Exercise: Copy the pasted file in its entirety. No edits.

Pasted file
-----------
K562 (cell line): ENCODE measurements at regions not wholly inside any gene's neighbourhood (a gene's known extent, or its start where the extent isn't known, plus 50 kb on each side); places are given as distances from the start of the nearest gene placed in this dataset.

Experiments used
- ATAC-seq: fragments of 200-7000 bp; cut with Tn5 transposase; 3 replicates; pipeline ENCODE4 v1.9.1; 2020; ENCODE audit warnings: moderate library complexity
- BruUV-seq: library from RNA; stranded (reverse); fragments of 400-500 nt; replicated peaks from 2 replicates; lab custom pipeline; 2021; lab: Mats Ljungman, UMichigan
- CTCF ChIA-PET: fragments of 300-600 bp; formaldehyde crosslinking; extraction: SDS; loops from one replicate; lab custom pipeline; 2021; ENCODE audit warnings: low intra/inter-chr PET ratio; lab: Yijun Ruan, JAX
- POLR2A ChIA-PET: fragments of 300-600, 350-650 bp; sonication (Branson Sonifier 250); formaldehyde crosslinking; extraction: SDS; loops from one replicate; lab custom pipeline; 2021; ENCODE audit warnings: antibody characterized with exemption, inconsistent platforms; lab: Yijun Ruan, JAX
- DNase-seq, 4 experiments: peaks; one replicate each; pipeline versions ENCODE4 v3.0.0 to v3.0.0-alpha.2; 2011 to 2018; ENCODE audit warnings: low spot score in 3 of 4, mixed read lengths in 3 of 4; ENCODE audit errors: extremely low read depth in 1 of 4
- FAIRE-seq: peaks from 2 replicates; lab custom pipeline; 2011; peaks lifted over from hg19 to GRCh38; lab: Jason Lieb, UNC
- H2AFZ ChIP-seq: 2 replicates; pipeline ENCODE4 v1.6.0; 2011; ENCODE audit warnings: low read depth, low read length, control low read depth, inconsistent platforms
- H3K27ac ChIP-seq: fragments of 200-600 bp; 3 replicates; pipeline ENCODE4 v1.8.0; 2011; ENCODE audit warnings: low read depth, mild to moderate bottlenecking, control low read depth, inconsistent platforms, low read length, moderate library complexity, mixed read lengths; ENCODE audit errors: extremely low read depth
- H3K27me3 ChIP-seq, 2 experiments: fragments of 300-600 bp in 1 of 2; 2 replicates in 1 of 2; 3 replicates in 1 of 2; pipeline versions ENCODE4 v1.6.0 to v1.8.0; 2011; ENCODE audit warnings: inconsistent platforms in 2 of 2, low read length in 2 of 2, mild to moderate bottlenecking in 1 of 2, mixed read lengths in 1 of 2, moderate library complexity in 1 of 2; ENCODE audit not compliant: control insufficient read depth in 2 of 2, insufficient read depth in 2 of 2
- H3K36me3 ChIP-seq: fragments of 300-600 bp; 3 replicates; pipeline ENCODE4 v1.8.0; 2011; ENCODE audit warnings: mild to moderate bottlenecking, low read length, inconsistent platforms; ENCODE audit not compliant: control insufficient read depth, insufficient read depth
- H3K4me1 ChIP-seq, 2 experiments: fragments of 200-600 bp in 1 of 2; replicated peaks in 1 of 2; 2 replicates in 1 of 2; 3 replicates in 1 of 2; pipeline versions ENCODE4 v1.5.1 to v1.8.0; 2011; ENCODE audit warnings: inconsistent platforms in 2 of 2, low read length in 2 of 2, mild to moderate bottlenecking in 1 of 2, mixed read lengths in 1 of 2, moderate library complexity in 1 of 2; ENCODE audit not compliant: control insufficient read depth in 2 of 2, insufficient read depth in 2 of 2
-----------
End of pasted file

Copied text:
K562 (cell line): ENCODE measurements at regions not wholly inside any gene's neighbourhood (a gene's known extent, or its start where the extent isn't known, plus 50 kb on each side); places are given as distances from the start of the nearest gene placed in this dataset.

Experiments used
- ATAC-seq: fragments of 200-7000 bp; cut with Tn5 transposase; 3 replicates; pipeline ENCODE4 v1.9.1; 2020; ENCODE audit warnings: moderate library complexity
- BruUV-seq: library from RNA; stranded (reverse); fragments of 400-500 nt; replicated peaks from 2 replicates; lab custom pipeline; 2021; lab: Mats Ljungman, UMichigan
- CTCF ChIA-PET: fragments of 300-600 bp; formaldehyde crosslinking; extraction: SDS; loops from one replicate; lab custom pipeline; 2021; ENCODE audit warnings: low intra/inter-chr PET ratio; lab: Yijun Ruan, JAX
- POLR2A ChIA-PET: fragments of 300-600, 350-650 bp; sonication (Branson Sonifier 250); formaldehyde crosslinking; extraction: SDS; loops from one replicate; lab custom pipeline; 2021; ENCODE audit warnings: antibody characterized with exemption, inconsistent platforms; lab: Yijun Ruan, JAX
- DNase-seq, 4 experiments: peaks; one replicate each; pipeline versions ENCODE4 v3.0.0 to v3.0.0-alpha.2; 2011 to 2018; ENCODE audit warnings: low spot score in 3 of 4, mixed read lengths in 3 of 4; ENCODE audit errors: extremely low read depth in 1 of 4
- FAIRE-seq: peaks from 2 replicates; lab custom pipeline; 2011; peaks lifted over from hg19 to GRCh38; lab: Jason Lieb, UNC
- H2AFZ ChIP-seq: 2 replicates; pipeline ENCODE4 v1.6.0; 2011; ENCODE audit warnings: low read depth, low read length, control low read depth, inconsistent platforms
- H3K27ac ChIP-seq: fragments of 200-600 bp; 3 replicates; pipeline ENCODE4 v1.8.0; 2011; ENCODE audit warnings: low read depth, mild to moderate bottlenecking, control low read depth, inconsistent platforms, low read length, moderate library complexity, mixed read lengths; ENCODE audit errors: extremely low read depth
- H3K27me3 ChIP-seq, 2 experiments: fragments of 300-600 bp in 1 of 2; 2 replicates in 1 of 2; 3 replicates in 1 of 2; pipeline versions ENCODE4 v1.6.0 to v1.8.0; 2011; ENCODE audit warnings: inconsistent platforms in 2 of 2, low read length in 2 of 2, mild to moderate bottlenecking in 1 of 2, mixed read lengths in 1 of 2, moderate library complexity in 1 of 2; ENCODE audit not compliant: control insufficient read depth in 2 of 2, insufficient read depth in 2 of 2
- H3K36me3 ChIP-seq: fragments of 300-600 bp; 3 replicates; pipeline ENCODE4 v1.8.0; 2011; ENCODE audit warnings: mild to moderate bottlenecking, low read length, inconsistent platforms; ENCODE audit not compliant: control insufficient read depth, insufficient read depth
- H3K4me1 ChIP-seq, 2 experiments: fragments of 200-600 bp in 1 of 2; replicated peaks in 1 of 2; 2 replicates in 1 of 2; 3 replicates in 1 of 2; pipeline versions ENCODE4 v1.5.1 to v1.8.0; 2011; ENCODE audit warnings: inconsistent platforms in 2 of 2, low read length in 2 of 2, mild to moderate bottlenecking in 1 of 2, mixed read lengths in 1 of 2, moderate library complexity in 1 of 2; ENCODE audit not compliant: control insufficient read depth in 2 of 2, insufficient read depth in 2 of 2